Here's a nice conundrum for you (and if we stick to your abstract one dimensional world) -- this has been adapted from my site, hence the odd line-numbering:

L35: Motion implies that a body is in one place and not in; that it is in one place and in another at once.

L36: Let B be in motion and at X1.

L37: L35 implies that B is also at some other point -- say, X2.

L38: But, L35 also implies that B is at X2 and at another place; hence it is also at X3.

L39: Again, L35 implies that B is at X3, and at another place; hence it is also at X4.

L40: Once more, L35 implies that B is at X4, and at another place; hence it is also at X5.

By n successive applications of L35 it is possible to show that, as a result of the 'contradictory' nature of motion, B must be everywhere in its trajectory if it is anywhere, all at once.

The only way to avoid such an outlandish conclusion would be to maintain that L35 implies that a moving body is in no more than two places at once. But even this won't help, for if a body is moving and in the second of those two places, it would not now be in motion at this second location, unless it were in a third place at once (by L15 and L35). Once again, just as soon as a body is located in any one place it is at rest there, given this odd way of viewing things.

[L15: If an object is located at a point it must be at rest at that point.]

Without L15 (and hence L35), Engels's conclusions won't follow; so on this view, if a body is moving, it has to occupy at least two points at once, or it will be at rest. But, that is just what creates the problem.

This follows from L17 (now encapsulated in L17b):

L17: A moving body must both occupy and not occupy a point at once.

L17b: A moving object must occupy at least two places at once.

Of course, it could be argued that L17b is in fact true of the scenario depicted in L35-L40 -- the said body does occupy at least two places at once namely X1 and X2. In that case, the above argument is misconceived.

The above argument would indeed be misconceived if Engels had managed to show that a body can only be in at most two (but not in at least two) places at once, which he not only failed to do, he could not do:

L17c: A moving object must occupy at most two places at once.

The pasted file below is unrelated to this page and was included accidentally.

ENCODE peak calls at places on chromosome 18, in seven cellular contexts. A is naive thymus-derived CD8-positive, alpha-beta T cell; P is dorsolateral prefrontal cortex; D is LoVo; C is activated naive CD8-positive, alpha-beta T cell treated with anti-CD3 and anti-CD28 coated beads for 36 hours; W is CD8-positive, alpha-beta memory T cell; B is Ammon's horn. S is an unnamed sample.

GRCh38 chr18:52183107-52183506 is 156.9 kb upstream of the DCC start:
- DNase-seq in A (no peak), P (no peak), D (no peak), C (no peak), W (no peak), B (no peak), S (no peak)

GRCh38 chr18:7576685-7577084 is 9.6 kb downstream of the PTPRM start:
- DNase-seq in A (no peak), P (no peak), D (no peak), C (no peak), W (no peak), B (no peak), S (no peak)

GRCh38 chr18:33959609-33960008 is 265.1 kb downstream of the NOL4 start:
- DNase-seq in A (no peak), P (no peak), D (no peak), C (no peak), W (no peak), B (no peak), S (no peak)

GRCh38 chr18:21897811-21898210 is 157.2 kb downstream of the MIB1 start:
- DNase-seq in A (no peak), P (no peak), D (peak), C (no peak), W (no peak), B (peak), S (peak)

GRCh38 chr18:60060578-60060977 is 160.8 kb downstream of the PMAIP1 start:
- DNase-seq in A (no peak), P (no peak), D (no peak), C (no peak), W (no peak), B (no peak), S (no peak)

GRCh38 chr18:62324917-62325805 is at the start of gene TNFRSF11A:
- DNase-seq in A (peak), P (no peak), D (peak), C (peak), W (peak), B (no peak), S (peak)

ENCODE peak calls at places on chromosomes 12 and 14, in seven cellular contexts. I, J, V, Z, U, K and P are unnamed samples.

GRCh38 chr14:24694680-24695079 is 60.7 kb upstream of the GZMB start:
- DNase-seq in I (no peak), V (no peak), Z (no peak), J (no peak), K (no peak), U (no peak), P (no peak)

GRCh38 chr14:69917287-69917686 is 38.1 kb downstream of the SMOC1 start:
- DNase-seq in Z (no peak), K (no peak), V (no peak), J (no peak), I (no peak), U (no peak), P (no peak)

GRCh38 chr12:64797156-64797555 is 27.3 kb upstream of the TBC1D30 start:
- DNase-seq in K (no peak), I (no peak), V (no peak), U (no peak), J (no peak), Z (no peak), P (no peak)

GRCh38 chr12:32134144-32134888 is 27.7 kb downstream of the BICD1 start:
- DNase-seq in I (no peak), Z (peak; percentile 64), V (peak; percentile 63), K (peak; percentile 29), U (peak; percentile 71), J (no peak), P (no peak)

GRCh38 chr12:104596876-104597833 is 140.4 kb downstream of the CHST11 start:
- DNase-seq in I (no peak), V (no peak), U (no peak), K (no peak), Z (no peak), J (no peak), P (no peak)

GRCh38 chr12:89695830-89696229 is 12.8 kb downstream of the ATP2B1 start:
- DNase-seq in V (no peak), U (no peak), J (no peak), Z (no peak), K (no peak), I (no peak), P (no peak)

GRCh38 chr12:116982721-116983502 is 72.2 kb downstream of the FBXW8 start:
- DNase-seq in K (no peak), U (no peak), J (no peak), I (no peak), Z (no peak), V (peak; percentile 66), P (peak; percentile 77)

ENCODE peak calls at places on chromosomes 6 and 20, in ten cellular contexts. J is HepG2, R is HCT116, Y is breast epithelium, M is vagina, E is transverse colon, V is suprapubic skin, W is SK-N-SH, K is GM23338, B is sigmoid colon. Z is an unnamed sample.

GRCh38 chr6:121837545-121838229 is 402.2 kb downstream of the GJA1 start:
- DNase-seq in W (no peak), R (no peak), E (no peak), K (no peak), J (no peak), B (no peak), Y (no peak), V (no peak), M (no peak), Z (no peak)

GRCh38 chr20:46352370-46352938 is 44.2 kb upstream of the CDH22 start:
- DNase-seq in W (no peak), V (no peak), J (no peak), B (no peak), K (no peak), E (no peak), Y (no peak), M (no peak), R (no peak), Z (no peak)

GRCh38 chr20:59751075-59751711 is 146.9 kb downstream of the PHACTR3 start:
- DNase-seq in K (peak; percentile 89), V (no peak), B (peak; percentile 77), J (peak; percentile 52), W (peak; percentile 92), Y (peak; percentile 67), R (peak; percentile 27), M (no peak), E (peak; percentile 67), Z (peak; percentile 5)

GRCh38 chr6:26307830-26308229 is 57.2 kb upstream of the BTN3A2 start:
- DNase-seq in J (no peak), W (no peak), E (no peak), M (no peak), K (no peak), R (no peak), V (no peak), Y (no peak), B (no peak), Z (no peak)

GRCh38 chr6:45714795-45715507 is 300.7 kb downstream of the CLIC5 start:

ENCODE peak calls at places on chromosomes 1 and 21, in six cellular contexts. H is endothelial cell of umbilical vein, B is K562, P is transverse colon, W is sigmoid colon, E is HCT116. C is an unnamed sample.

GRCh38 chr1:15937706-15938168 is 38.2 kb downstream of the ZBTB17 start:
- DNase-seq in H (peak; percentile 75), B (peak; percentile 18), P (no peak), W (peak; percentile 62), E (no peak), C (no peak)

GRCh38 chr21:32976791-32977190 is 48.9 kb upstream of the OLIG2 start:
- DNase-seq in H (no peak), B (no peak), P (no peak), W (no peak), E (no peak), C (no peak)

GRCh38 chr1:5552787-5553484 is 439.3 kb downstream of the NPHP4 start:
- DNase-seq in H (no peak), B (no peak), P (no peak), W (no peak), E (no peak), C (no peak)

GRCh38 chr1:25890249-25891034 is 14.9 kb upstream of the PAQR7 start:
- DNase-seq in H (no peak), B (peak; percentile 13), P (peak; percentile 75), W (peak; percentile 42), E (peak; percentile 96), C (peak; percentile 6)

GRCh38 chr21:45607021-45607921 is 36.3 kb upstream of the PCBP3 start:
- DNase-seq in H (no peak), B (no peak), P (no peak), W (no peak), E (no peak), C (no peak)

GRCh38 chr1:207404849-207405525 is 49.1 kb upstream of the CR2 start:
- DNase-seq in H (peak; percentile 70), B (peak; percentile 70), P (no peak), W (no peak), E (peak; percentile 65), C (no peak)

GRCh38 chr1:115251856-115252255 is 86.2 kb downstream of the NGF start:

That is because, between any two points there is a third point, and if the body is in X1 and X2 at once then it must also be in any point between X1 and X2 at once --, say Xk. Once that is admitted, there seems to be no way to forestall the conclusion drawn above that if a moving body is anywhere it is everywhere, at once.

[The same applies to the motion of the abstract 'centre of mass' of B.]

On the other hand, the combination here of an "at least two places at once" with and an "at most two places at once" would be equivalent to an "exactly two places at once".

L17d: A moving object must occupy exactly two places at once.

L15: If an object is located at a point it must be at rest at that point.

But, any attempt made by dialecticians to restrict a moving body to the occupancy of exactly two places at once would work only if that body came to rest at the second of those two points! L15 says quite clearly that if a body is located at a point (even if this is the second of these two points), it must be at rest at that point. In that case, the above escape route will only work if dialecticians reject their own characterisation of motion, which was partially captured by L15.

[This option also falls foul of the intermediate points objection, above.]

In that case, if L15 still stands, then at the second of these two proposed points (say, X2), a moving body must still be moving, and hence in and not in that second point, at once, too.

It's worth underling this conclusion: if a body is located at a second point (say, X2), it will be at rest there, contrary to the assumption that it is moving. Conversely, if it is still in motion, it must be elsewhere also at once, and so on. Otherwise, the condition that a moving body must be both in a place and not in will have to be abandoned. So, dialecticians cannot afford to accept L17d.